I rather suspect you never had the device on 115200 in the first place but, so long as you use hardware serial D0,D1, you can run at that rate and it might be wise to make some tests there by changing the programme if you still don’t get a result, just in case you have.

This is the code I got from Online I2Cdev. I agree, I don't know how to make it bluetooth or software friendly. If you could kindly advice me the necessary changes, it would be very helpful.

The link to the code:

https://github.com/jrowberg/i2cdevlib/blob/master/Arduino/MPU6050/Examples/MPU6050_DMP6/MPU6050_DMP6.ino

And, the HC-05 module which I bought is:

The arduino which I'm using presently is arduino nano 3.0

Waiting for your reply, I remain.
Thank you.

As you can see, the device is a ZS-040, designed to run on 3.6>6v as is normal. It is a good idea to use a voltage divider on Arduino’s Tx line, as described in my notes, but you will be amazed about how many people don’t.

The code has nothing to do with bluetooth per se, but that is not a problem. The only thing that counts is that you see what you expect to see on the serial monitor now and there is no need to change it. Just use the hardware serial pins.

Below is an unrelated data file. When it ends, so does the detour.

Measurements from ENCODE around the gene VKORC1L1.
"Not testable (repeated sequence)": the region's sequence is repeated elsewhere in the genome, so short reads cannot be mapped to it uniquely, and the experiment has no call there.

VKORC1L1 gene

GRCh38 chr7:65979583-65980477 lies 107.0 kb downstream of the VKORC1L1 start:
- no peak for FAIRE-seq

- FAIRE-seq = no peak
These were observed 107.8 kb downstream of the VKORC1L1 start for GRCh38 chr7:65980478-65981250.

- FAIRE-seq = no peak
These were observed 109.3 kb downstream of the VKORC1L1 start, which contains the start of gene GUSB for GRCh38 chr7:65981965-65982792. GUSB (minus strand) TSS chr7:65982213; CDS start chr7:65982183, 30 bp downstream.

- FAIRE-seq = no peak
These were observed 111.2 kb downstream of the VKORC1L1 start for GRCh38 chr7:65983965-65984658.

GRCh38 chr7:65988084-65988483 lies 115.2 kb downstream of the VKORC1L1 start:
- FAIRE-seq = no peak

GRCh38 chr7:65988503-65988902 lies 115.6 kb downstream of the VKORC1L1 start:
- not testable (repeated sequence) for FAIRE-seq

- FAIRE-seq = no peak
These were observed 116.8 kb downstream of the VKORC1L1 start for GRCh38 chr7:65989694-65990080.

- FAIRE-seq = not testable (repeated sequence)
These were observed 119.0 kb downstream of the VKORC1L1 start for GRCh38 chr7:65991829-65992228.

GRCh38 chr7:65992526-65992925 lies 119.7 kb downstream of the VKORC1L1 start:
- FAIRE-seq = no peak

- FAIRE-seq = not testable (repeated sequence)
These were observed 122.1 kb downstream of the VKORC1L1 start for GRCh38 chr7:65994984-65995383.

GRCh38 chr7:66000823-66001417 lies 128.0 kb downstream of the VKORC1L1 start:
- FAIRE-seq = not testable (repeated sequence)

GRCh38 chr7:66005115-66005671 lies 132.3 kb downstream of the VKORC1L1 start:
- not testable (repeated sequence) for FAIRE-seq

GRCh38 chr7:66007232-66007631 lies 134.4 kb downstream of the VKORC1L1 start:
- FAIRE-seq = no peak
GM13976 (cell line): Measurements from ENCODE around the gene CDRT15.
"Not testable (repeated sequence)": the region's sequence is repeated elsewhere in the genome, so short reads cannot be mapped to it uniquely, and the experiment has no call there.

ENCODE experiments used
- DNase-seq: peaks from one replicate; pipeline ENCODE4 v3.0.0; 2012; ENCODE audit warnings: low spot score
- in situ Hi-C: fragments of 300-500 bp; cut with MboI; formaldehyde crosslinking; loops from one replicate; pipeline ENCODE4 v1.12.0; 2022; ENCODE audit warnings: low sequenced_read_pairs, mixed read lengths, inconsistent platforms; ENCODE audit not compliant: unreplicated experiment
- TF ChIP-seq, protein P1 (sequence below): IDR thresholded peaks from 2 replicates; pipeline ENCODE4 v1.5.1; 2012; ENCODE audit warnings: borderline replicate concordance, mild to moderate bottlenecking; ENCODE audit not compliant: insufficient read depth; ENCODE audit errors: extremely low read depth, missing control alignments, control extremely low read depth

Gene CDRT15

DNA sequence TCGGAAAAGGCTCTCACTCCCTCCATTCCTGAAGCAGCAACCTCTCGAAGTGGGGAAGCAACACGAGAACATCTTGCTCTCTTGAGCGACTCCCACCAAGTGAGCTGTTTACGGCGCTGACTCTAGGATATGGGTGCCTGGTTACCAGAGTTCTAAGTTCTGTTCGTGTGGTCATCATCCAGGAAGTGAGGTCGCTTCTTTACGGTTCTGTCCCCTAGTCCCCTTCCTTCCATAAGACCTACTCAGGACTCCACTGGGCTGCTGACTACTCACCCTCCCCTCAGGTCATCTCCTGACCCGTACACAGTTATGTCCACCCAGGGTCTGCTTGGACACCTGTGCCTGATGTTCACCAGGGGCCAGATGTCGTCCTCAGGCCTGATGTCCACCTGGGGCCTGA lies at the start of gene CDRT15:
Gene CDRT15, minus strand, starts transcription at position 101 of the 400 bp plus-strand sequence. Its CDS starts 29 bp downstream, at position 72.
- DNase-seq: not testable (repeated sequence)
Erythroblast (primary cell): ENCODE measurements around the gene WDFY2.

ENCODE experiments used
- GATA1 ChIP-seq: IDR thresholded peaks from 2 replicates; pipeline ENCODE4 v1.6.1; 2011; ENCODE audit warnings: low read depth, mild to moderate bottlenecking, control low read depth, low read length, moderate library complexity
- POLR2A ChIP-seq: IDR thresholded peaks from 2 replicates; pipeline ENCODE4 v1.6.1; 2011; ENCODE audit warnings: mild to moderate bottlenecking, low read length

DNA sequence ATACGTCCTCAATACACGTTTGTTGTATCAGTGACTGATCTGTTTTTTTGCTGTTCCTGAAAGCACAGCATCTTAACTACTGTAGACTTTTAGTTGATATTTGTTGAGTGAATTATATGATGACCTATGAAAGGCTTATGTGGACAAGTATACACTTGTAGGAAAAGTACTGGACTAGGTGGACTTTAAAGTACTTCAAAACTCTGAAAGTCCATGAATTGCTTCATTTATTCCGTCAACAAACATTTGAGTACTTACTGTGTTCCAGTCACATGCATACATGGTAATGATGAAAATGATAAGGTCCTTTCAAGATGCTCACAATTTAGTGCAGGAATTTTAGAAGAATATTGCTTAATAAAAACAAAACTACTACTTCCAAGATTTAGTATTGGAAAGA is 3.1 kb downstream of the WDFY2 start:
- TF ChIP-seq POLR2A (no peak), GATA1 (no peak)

Further, and contrary to my previous, there is probably nothing wrong with your procedure at the PC end. The double flash does not suggest Arduino is transmitting OK, it is merely confirming that Android and Bluetooth are properly connected. This is the trap mentioned in item 2. Section .7 of my notes, and you are the first I have known to actually fall into it - and thereby have made a significant contribution to those notes, which will be amended accordingly.

Sir, thank you for your interest and advice. Still, i’m facing a problem in transmitting data from arduino to bluetooth. Do I need to follow any specific steps to get it right ?